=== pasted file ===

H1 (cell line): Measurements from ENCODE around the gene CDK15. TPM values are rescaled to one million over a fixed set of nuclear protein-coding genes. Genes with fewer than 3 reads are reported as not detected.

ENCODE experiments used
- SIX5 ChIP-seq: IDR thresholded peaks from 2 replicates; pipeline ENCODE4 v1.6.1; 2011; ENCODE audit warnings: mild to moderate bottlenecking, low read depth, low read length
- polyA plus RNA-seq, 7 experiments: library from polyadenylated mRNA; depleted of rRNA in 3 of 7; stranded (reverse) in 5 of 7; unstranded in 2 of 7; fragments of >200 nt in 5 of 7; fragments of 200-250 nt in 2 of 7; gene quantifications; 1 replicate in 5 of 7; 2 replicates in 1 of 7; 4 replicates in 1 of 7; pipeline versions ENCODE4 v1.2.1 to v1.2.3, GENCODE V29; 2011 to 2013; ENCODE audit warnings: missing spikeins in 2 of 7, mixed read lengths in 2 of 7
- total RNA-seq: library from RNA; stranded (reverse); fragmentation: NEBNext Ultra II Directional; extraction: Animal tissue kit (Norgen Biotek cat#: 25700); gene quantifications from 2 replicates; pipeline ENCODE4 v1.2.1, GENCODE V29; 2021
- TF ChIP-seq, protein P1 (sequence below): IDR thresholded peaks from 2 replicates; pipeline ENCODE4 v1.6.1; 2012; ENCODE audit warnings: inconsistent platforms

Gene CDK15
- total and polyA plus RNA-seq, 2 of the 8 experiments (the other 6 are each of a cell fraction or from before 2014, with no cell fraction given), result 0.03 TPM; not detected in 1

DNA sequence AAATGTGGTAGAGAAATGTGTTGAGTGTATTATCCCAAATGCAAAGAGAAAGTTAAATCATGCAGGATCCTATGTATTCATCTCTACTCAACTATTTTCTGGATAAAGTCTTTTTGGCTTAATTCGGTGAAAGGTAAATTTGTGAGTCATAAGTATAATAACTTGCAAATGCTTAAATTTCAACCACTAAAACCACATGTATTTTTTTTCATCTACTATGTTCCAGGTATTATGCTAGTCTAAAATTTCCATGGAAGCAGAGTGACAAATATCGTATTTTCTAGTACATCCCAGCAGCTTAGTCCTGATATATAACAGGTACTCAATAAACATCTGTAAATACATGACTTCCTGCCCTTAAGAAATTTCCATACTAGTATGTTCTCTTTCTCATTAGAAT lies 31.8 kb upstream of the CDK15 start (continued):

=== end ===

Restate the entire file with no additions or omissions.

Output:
H1 (cell line): Measurements from ENCODE around the gene CDK15. TPM values are rescaled to one million over a fixed set of nuclear protein-coding genes. Genes with fewer than 3 reads are reported as not detected.

ENCODE experiments used
- SIX5 ChIP-seq: IDR thresholded peaks from 2 replicates; pipeline ENCODE4 v1.6.1; 2011; ENCODE audit warnings: mild to moderate bottlenecking, low read depth, low read length
- polyA plus RNA-seq, 7 experiments: library from polyadenylated mRNA; depleted of rRNA in 3 of 7; stranded (reverse) in 5 of 7; unstranded in 2 of 7; fragments of >200 nt in 5 of 7; fragments of 200-250 nt in 2 of 7; gene quantifications; 1 replicate in 5 of 7; 2 replicates in 1 of 7; 4 replicates in 1 of 7; pipeline versions ENCODE4 v1.2.1 to v1.2.3, GENCODE V29; 2011 to 2013; ENCODE audit warnings: missing spikeins in 2 of 7, mixed read lengths in 2 of 7
- total RNA-seq: library from RNA; stranded (reverse); fragmentation: NEBNext Ultra II Directional; extraction: Animal tissue kit (Norgen Biotek cat#: 25700); gene quantifications from 2 replicates; pipeline ENCODE4 v1.2.1, GENCODE V29; 2021
- TF ChIP-seq, protein P1 (sequence below): IDR thresholded peaks from 2 replicates; pipeline ENCODE4 v1.6.1; 2012; ENCODE audit warnings: inconsistent platforms

Gene CDK15
- total and polyA plus RNA-seq, 2 of the 8 experiments (the other 6 are each of a cell fraction or from before 2014, with no cell fraction given), result 0.03 TPM; not detected in 1

DNA sequence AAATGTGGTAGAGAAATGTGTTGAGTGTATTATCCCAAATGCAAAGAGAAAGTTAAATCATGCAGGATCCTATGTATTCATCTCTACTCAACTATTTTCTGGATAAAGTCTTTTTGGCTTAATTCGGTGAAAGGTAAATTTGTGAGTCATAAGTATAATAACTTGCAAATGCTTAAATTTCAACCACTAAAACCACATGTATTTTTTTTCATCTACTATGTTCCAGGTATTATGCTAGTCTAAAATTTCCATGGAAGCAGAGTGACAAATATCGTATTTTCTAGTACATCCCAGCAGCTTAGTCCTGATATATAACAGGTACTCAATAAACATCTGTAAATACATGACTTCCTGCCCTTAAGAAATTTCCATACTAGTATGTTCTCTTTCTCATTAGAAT lies 31.8 kb upstream of the CDK15 start (continued):